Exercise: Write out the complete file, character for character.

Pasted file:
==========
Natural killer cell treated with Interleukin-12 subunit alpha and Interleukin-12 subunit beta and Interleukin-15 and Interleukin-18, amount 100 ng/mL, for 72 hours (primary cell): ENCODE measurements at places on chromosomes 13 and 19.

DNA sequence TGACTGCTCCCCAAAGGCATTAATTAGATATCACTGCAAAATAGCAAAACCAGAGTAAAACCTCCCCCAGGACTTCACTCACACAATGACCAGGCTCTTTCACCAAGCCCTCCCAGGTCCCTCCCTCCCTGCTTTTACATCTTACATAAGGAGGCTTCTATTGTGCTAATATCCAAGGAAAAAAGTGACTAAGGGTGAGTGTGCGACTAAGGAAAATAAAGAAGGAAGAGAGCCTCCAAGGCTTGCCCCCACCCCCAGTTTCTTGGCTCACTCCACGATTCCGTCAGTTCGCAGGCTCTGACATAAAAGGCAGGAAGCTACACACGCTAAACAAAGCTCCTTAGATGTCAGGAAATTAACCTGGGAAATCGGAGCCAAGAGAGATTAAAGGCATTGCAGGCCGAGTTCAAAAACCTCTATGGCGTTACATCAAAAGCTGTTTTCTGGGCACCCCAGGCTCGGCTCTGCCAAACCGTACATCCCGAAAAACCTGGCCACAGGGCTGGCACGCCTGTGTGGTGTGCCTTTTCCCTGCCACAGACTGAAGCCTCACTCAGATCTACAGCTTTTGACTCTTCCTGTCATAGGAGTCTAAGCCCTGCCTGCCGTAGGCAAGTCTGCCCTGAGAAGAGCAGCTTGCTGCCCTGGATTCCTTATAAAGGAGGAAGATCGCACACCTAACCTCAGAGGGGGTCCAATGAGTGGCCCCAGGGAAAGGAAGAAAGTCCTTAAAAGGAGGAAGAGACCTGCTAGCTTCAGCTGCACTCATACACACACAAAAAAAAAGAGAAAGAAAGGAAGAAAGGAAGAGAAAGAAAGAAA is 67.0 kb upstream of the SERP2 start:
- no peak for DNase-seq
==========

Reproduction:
Natural killer cell treated with Interleukin-12 subunit alpha and Interleukin-12 subunit beta and Interleukin-15 and Interleukin-18, amount 100 ng/mL, for 72 hours (primary cell): ENCODE measurements at places on chromosomes 13 and 19.

DNA sequence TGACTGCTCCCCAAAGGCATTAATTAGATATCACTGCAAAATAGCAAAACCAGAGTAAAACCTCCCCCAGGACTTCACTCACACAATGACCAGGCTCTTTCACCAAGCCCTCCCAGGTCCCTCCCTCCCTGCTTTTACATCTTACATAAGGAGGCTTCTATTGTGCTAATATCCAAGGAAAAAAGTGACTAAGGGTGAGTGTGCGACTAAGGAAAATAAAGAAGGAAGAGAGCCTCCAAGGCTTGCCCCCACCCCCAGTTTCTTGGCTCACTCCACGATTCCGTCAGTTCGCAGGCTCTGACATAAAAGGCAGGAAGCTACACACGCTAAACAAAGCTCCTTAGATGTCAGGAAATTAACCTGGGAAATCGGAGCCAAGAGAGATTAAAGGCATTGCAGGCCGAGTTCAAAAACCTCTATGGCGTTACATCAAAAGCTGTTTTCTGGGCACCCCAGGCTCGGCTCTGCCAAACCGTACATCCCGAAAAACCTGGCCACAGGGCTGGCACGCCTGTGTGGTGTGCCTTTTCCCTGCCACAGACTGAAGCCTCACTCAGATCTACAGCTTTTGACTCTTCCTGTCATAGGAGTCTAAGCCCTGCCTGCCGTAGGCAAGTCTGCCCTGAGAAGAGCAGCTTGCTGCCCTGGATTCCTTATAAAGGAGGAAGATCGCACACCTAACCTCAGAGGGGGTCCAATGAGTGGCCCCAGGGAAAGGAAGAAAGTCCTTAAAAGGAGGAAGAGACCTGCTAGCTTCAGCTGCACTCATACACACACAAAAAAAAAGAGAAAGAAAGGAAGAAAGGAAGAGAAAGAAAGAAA is 67.0 kb upstream of the SERP2 start:
- no peak for DNase-seq